CUDDALORE:Four days after it was ravaged by the floods, Kalgunam village located near Kurinjipadi is yet to return to normalcy.
All houses in the village bore the brunt of the floods that followed after a breach in Sengal canal. In a flash, the gushing waters destroyed roads and knocked down electricity posts, leaving the village in darkness.
On Thursday, Sathya (20), a college student, was seen drying her soaked textbooks, notebooks and record notes under the sunlight in front of her house.
“Flood water entered our village on Monday and washed away most of our belongings. Many people lost their clothes, vessels; others their cattle,” she recalled. Pointing to her soggy notebooks, she said: “I have to write the record notes again. All my hardwork has gone in vain. It will take 10 days for me to write all the notes. My brother lost his notebooks.”
The story of an elderly couple Nammazhvar (75) and Rajalakshmi (65) was poignant, as they had parked themselves on the terrace of their house for a whole day since rainwater had entered their house. Rajalaskhmi said, “We could not come down from the terrace till Tuesday evening. We could not even cook food. Only on Tuesday night, we ate wheat dosa without chutney. Electricity posts had collapsed, disrupting power supply. We have been living without power for the past four days. We need to recharge our mobile to speak to our son, who works in Chennai, but have not been able to do so.”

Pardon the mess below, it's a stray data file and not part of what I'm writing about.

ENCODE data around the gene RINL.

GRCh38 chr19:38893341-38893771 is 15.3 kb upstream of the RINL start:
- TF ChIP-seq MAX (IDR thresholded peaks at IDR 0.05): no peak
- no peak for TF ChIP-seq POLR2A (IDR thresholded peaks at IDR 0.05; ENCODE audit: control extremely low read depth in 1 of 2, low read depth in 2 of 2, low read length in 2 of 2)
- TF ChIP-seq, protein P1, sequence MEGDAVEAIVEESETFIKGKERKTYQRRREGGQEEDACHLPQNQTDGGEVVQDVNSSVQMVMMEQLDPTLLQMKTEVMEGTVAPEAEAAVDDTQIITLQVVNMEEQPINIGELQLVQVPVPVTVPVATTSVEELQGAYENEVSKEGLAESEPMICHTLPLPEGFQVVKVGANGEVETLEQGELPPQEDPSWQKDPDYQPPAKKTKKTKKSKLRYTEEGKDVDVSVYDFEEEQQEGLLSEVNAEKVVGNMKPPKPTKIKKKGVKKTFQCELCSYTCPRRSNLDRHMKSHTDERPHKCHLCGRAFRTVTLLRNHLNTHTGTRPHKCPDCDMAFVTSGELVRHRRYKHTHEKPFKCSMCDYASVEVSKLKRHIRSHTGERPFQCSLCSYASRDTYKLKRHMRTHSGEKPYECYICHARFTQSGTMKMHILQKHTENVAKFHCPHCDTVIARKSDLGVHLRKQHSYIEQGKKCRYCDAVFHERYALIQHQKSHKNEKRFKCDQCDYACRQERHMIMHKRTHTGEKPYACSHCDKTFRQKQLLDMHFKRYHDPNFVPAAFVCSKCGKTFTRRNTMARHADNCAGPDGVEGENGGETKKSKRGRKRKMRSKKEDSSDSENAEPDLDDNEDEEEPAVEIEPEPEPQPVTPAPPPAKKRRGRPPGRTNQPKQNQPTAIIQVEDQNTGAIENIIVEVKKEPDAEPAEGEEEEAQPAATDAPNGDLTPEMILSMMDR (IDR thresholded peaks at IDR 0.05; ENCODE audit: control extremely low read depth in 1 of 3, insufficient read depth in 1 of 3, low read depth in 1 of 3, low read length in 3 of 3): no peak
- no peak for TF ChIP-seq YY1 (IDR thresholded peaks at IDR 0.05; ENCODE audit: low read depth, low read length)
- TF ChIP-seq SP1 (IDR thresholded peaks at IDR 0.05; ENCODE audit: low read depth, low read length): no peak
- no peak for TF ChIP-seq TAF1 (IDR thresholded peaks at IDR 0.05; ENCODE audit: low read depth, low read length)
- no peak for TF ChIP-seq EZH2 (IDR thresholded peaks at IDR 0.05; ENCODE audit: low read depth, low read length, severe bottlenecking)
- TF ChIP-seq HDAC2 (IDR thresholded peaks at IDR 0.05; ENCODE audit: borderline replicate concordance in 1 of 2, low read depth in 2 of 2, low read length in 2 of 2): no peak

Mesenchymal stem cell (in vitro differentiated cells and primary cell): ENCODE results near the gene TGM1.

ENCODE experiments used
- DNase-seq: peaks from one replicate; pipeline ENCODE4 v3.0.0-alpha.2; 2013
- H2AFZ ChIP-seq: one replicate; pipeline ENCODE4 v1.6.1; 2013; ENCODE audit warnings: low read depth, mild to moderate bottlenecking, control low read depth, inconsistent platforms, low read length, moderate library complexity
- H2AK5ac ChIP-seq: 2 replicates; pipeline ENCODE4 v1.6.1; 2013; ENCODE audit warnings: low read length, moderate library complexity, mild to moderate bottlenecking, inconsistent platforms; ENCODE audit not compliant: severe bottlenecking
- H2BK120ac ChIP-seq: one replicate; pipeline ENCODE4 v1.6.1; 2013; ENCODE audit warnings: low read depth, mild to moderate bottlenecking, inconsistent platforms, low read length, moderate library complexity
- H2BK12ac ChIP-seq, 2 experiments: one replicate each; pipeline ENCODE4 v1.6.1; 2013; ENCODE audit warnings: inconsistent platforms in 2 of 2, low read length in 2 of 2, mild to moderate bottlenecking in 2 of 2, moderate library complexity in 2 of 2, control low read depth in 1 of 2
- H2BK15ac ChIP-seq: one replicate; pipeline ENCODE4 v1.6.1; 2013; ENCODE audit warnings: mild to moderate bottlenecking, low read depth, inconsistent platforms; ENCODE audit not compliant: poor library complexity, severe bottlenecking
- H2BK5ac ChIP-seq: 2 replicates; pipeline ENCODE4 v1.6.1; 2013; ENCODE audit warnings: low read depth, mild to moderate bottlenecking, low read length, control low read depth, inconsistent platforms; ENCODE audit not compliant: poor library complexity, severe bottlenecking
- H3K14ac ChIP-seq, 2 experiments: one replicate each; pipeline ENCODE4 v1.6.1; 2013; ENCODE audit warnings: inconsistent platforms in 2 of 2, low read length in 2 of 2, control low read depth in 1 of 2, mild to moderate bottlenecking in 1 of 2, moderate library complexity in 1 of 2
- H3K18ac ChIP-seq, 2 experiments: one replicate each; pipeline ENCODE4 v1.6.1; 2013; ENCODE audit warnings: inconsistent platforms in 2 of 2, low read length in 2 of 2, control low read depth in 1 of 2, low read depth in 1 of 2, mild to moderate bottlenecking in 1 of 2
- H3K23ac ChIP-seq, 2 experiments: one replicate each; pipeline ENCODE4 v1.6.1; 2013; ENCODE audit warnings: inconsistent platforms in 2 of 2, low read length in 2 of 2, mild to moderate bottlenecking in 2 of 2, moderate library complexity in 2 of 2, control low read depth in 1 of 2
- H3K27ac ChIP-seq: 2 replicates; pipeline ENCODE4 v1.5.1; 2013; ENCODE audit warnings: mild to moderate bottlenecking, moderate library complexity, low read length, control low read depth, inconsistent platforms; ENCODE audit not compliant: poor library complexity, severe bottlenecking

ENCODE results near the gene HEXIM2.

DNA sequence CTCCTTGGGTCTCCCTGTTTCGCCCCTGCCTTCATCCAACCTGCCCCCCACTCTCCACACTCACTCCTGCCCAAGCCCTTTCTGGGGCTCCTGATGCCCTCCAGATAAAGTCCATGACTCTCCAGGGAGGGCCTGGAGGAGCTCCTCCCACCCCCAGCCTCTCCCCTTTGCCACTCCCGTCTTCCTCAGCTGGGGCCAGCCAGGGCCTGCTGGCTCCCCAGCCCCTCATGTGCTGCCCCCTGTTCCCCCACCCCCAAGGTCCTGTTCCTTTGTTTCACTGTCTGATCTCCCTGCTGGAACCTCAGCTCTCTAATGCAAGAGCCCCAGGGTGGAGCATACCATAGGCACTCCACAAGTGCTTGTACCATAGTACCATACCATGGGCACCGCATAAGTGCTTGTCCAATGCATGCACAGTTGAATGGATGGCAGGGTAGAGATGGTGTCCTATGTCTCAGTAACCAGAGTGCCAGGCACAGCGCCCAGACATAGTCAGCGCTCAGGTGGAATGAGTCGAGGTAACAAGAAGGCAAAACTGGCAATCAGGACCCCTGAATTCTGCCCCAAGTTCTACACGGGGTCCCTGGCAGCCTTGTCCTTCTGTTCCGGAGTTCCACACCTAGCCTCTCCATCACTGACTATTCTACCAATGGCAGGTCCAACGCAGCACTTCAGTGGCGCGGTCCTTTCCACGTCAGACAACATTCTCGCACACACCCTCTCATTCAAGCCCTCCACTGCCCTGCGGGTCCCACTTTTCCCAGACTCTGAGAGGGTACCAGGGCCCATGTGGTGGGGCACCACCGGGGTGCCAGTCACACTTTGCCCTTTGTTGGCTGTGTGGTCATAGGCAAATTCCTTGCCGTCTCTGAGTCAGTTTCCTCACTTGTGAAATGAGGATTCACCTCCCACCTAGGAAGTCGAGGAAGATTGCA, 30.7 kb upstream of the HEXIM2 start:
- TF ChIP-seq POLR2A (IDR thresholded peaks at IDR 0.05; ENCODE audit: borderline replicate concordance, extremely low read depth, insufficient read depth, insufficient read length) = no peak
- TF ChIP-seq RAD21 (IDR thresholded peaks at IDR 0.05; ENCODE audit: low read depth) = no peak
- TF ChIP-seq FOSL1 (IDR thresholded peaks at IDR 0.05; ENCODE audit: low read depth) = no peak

The district administration has been supplying food packets to the people at the village three times a day. Roads damaged by the floods were being temporarily repaired by putting sandbags along the eroded areas. A medical team is camping at the village to monitor people’s health condition.
Sulochana, another villager, said, “Many women have not begun cooking food. It would take two or three days more to arrange everything in the houses as we lost our clothes. Also, mud stoves in our houses are wet and damaged.”
About 200 acres of agricultural lands, mostly paddy fields, were completely submerged in rainwater. Moreover, the flood brought with it huge amounts of silt and deposited it on their agricultural land. The silt has to be removed for cultivation.
“Farmers will have to go through tough times as they have to clear the silt and deposits either manually or using earthmovers. They have to spend more money for this work. This cost is over and above the loss suffered by them already as they lost their crops,” said Thiyagarajan, a villager.